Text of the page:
As is standard in FSL, before the test episodes, we allow methods to learn a representation. In FSAL, this involves a labeled set of training attributes, but these must be disjoint from test attributes. For example, the model can learn attributes such as hair color and mustache during training, and will be tested on eyeglasses at test time. Similar to standard representation learning in FSL, training labels can be presented in the form of episodic labels for meta-learning methods, or absolute labels for pretraining-based methods. In FSAL, episodic labels refer to binary attribute labels in each episode, and absolute labels refer to attribute IDs.

At test time, the target binary label may concern a novel attribute that was previously unlabeled in the training set. For example, in one test episode, a smiling face with eyeglasses is positively labeled alongside other faces with eyeglasses. The task here is to learn the attribute of “wearing eyeglasses”. However, while the learner might have seen training images with eyeglasses, it was never a relevant feature for the purpose of predicting the positively labeled instances. For simplicity, each test episode is a binary classification problem. It can be easily extended to multiple new attributes by considering a few binary classification problems at the same time.

Furthermore, suppose that in another test episode, the same smiling face is positively labeled alongside other smiling faces. The target attribute here has now changed from “wearing eyeglasses” to “smiling.” This highlights a critical difference between few-shot attribute learning and standard few-shot learning of semantic classes: in standard FSL, each instance can belong to only one class regardless of the episode. In FSAL, due to the multi-label nature of the attribute space, one instance could have different labels depending on the context of the support set examples. Furthermore, there may be a large amount of ambiguity when the support set is small. Figure 1 shows a few examples of our attribute learning episodes. Note that in order to create task diversity, we allow both unary and binary attributes, where binary attributes are conjunctions of two unary attributes.

In order to solve the FSAL task, the learner must correctly determine the context. Just like in zero-shot learning, one natural way to solve this problem would be to learn to predict the underlying attributes of each image. Given the attributes, you could then estimate the context in each episode (Lampert et al., 2014). However, methods that accurately predict attributes relevant to training episodes may not generalize well, since at test time FSAL introduces novel attributes. Instead, we explore methods that allow more general representations to be learned.

3 Experiment Methodology

In this section, we describe a range of methods that can be used for the problem of few-shot attribute learning. The methods can be organized into two stages. The first stage is representation learning through either pre-training the network or performing meta-learning. The second stage is learning a few-shot classifier at test-time to solve a new episode. We describe each stage of learning below.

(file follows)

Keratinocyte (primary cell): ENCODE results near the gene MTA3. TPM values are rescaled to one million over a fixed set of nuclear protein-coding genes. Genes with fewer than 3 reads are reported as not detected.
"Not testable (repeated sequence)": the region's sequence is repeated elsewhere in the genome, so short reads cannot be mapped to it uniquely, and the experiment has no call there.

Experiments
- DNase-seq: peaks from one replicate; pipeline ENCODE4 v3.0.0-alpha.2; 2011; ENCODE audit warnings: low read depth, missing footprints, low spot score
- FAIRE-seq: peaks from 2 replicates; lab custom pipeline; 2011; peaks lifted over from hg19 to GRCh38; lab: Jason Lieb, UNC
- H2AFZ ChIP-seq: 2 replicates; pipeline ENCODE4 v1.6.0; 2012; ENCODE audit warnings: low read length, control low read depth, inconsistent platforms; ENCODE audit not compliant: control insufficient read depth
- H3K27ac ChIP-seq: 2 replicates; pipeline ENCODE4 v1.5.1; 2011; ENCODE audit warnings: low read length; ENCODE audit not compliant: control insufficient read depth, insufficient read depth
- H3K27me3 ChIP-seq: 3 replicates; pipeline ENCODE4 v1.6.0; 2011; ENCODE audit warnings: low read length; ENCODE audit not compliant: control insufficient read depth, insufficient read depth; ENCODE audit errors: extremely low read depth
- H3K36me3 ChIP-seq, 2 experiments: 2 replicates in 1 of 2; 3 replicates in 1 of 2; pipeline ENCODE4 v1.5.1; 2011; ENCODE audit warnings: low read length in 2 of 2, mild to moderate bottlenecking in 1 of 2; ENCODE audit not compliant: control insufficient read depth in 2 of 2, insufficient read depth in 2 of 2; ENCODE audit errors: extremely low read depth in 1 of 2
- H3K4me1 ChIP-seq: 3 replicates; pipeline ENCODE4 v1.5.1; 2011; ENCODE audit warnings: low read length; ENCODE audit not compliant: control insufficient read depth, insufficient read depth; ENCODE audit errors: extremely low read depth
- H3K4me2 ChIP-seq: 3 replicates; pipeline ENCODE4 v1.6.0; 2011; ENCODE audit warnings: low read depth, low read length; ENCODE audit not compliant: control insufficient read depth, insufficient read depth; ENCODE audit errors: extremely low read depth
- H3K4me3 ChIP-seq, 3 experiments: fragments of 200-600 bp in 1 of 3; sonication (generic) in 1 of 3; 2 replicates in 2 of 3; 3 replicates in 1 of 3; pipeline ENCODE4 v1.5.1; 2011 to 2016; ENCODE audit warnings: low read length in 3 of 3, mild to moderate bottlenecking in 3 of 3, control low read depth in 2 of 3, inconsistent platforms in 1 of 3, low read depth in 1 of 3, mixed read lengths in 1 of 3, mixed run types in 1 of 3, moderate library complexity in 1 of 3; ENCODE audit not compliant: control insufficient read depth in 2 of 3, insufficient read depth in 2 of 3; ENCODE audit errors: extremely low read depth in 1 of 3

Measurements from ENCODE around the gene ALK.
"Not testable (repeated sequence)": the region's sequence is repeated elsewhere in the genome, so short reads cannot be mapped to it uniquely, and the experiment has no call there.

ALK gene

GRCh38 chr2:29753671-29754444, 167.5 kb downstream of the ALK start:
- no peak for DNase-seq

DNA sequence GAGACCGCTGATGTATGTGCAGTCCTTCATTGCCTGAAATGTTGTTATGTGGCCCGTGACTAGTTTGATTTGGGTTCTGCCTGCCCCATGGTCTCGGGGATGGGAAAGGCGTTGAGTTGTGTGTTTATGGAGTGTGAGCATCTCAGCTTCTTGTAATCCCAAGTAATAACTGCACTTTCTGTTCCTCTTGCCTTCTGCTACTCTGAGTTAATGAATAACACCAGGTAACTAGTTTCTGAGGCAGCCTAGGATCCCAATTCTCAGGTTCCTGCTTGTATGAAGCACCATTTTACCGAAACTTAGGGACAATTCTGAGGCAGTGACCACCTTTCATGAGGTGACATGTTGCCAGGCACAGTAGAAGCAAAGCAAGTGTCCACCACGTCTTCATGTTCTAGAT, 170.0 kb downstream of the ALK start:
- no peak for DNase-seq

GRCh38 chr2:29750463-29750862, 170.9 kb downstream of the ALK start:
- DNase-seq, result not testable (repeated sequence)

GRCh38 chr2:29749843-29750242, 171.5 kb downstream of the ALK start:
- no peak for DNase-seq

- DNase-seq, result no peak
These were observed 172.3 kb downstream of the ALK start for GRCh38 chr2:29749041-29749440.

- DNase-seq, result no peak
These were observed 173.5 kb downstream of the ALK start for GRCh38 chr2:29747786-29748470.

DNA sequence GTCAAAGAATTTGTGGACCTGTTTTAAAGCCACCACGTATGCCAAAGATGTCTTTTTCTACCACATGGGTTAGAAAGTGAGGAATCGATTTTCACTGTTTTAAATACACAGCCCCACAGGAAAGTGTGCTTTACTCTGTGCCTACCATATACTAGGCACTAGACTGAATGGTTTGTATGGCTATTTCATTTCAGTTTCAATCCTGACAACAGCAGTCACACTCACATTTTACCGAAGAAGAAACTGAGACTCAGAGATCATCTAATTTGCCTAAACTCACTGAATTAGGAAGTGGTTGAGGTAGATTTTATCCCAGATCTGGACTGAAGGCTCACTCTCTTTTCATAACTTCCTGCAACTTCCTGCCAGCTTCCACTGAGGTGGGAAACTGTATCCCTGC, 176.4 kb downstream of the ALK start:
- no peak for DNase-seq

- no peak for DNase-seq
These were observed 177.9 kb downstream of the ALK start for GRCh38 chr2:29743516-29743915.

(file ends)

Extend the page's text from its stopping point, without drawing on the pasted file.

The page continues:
3.1 Stage I: Representation Learning

We consider the following representation approaches in our evaluation.


Many of the existing few-shot learning approaches include a stage of supervised representation learning. Two classes of approaches are frequently employed:

  • Episodic meta-learning approaches train directly from a set of few-shot episodes using episodic labels. This class of methods can be naturally applied to our learning setting.

  • Supervised classification approaches train a network to directly classify a set of training classes using absolute labels, and at test time, the embedding network is transferred to solve the test task by training another classifier on top. If absolute attributes are provided to the learner, then one natural approach is to instead train an attribute classifier with multiple binary outputs. After the attribute classifier network is learned, we can then transfer the representations to recognize test attributes. We denote this method as Supervised Attributes (SA).


As supervised representation learning may not generalize to novel attributes, we also consider unsupervised representation learning as another option. We chose SimCLR (Chen et al., 2020) as a representative from this category due to its empirical success. In general, contrastive learning approaches aim to build invariant representations between a pair of inputs that are produced by applying random data augmentations (e.g. cropping) to an input image. It is likely to preserve more general semantic features since all attributes are useful towards identifying another random crop of the same image. We first obtain the embedding output from the CNN, and then following (Chen et al., 2020), we project to using a multi-layered perceptron (MLP): . With a batch of image pairs denoted by , we can obtain their features , and the contrastive loss function is defined similar to the cross entropy function:


where is a temperature parameter. We denote Unsupervised representation learning as U.